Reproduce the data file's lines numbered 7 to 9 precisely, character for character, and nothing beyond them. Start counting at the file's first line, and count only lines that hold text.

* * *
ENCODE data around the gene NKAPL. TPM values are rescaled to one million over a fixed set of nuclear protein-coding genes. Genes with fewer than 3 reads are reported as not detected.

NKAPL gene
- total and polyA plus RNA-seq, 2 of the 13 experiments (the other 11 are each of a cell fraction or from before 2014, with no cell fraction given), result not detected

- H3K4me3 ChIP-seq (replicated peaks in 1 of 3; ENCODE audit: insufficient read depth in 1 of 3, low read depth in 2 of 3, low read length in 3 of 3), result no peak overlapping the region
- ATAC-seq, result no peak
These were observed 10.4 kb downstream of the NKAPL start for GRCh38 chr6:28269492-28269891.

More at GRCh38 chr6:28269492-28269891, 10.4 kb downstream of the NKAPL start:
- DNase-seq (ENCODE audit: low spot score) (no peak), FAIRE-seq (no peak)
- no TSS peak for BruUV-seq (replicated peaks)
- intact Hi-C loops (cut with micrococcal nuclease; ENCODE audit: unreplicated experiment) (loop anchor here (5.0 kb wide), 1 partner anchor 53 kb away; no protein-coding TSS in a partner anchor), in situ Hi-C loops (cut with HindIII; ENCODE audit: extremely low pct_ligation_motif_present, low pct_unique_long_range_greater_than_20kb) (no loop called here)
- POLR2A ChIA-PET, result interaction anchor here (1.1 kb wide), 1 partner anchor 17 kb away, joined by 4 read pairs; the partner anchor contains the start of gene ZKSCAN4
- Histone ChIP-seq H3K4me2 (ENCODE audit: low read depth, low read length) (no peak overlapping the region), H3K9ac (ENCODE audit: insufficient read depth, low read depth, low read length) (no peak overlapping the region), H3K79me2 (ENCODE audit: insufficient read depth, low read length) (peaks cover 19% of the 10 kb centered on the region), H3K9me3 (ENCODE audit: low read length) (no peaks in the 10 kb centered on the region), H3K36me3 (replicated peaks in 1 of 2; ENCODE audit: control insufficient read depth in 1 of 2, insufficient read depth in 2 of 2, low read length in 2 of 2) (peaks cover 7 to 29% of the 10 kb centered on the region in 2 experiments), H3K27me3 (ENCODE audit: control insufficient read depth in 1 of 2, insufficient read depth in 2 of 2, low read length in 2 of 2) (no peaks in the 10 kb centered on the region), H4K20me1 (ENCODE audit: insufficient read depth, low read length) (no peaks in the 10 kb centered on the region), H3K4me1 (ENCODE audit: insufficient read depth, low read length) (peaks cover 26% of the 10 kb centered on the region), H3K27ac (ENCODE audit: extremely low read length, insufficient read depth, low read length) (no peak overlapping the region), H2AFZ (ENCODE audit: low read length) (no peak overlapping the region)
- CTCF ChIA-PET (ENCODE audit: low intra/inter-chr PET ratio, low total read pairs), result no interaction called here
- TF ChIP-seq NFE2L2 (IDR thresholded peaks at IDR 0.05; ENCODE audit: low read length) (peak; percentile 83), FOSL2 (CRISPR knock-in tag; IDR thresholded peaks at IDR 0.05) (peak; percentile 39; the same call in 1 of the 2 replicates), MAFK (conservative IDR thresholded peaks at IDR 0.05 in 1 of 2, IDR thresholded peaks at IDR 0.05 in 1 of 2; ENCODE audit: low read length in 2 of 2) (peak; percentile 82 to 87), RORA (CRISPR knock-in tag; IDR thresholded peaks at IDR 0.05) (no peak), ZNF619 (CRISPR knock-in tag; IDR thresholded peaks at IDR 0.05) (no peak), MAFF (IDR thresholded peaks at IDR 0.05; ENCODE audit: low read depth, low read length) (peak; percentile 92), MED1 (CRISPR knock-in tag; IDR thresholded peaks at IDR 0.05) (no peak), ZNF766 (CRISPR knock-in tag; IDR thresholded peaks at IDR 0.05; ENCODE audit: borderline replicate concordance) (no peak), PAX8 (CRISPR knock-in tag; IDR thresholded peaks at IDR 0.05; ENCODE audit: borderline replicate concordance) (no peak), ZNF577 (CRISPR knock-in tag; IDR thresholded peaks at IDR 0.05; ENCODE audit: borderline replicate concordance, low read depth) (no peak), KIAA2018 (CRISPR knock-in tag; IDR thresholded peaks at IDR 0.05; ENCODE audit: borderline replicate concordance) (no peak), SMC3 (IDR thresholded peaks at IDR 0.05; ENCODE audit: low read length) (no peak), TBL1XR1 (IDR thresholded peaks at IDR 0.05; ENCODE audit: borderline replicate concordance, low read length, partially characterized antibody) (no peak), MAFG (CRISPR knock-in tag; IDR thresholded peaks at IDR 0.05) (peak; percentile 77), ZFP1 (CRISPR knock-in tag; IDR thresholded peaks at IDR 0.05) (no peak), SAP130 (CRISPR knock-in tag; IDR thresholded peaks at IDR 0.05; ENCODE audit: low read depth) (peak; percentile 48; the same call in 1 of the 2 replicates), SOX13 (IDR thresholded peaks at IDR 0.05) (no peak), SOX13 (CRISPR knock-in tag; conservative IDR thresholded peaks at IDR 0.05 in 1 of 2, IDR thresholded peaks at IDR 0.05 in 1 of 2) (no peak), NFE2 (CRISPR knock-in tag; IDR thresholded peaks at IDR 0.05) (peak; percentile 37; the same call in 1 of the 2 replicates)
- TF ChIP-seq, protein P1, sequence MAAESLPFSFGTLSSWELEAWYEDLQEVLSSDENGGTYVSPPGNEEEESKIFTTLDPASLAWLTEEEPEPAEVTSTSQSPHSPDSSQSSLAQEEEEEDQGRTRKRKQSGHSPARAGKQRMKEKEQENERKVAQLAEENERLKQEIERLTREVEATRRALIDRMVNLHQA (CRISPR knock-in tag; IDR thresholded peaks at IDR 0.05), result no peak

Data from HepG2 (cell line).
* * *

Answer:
More at GRCh38 chr6:28269492-28269891, 10.4 kb downstream of the NKAPL start:
- DNase-seq (ENCODE audit: low spot score) (no peak), FAIRE-seq (no peak)
- no TSS peak for BruUV-seq (replicated peaks)